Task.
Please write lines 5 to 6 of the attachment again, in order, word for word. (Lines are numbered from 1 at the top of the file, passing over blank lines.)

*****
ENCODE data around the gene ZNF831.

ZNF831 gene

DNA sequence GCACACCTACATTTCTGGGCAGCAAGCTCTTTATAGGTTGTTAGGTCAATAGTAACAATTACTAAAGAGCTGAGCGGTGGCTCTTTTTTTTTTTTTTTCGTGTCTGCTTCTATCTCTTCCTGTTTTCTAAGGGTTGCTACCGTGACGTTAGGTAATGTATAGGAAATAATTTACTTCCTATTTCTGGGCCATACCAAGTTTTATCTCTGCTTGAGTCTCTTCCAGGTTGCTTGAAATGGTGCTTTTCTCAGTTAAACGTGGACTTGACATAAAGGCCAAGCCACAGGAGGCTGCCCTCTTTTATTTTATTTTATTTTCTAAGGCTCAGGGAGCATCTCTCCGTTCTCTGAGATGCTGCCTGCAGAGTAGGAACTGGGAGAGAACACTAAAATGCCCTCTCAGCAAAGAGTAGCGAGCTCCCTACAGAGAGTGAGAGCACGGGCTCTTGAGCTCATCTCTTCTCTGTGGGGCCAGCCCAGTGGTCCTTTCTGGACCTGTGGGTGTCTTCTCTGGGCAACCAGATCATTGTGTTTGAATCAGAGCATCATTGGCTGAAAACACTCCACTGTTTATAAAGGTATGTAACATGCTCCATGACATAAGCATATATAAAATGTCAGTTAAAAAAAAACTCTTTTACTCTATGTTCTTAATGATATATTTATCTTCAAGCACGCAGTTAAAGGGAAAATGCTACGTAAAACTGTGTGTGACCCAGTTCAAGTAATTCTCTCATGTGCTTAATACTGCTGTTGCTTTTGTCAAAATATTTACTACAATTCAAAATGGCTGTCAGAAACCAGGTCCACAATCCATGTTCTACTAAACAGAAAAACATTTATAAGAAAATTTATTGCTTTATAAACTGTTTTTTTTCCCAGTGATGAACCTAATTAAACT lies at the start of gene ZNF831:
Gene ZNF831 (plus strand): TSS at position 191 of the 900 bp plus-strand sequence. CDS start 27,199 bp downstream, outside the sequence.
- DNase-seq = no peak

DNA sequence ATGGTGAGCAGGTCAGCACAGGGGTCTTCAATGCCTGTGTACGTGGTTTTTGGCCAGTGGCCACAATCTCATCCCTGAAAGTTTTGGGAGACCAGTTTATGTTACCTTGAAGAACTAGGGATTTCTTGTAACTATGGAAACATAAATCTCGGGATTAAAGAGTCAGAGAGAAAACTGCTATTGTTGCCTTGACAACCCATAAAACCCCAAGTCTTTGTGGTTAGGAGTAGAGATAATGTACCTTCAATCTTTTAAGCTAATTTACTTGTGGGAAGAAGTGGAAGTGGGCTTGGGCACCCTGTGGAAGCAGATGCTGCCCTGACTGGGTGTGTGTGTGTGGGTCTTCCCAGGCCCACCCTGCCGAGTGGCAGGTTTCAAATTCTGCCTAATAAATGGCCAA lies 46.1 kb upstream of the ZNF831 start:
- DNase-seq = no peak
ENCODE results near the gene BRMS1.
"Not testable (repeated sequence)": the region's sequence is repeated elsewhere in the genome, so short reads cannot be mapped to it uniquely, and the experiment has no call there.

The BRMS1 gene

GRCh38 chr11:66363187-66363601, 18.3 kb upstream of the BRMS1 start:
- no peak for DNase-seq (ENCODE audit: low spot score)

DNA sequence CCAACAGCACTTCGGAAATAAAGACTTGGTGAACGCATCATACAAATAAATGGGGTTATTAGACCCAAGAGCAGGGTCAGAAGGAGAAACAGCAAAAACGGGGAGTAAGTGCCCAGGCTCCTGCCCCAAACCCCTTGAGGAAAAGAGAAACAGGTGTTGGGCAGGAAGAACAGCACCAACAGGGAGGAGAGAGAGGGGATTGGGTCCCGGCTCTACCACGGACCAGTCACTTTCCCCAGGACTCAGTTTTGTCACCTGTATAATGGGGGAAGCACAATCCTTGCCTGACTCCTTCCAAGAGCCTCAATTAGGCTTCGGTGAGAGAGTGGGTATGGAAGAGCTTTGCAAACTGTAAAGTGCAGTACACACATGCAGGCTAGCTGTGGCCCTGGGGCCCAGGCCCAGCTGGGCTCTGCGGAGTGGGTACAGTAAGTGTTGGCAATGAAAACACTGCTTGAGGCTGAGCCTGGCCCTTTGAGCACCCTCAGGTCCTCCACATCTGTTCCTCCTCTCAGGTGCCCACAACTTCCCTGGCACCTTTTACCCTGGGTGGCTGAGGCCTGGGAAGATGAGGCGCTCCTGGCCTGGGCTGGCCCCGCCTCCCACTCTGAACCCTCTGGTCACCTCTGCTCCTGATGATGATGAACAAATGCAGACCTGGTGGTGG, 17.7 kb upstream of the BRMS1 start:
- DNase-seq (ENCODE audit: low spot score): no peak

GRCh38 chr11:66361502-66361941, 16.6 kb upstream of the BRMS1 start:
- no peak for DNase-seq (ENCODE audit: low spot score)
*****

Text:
- DNase-seq = no peak

DNA sequence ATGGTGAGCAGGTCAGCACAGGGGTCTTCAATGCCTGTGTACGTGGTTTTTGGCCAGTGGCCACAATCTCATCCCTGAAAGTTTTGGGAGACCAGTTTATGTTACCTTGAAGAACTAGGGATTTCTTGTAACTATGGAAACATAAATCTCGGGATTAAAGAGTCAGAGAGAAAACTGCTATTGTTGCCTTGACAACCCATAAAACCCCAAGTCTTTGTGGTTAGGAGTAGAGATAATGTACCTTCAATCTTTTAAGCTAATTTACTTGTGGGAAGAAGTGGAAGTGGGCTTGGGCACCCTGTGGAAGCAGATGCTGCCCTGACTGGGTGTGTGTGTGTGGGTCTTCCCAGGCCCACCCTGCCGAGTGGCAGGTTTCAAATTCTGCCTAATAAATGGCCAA lies 46.1 kb upstream of the ZNF831 start: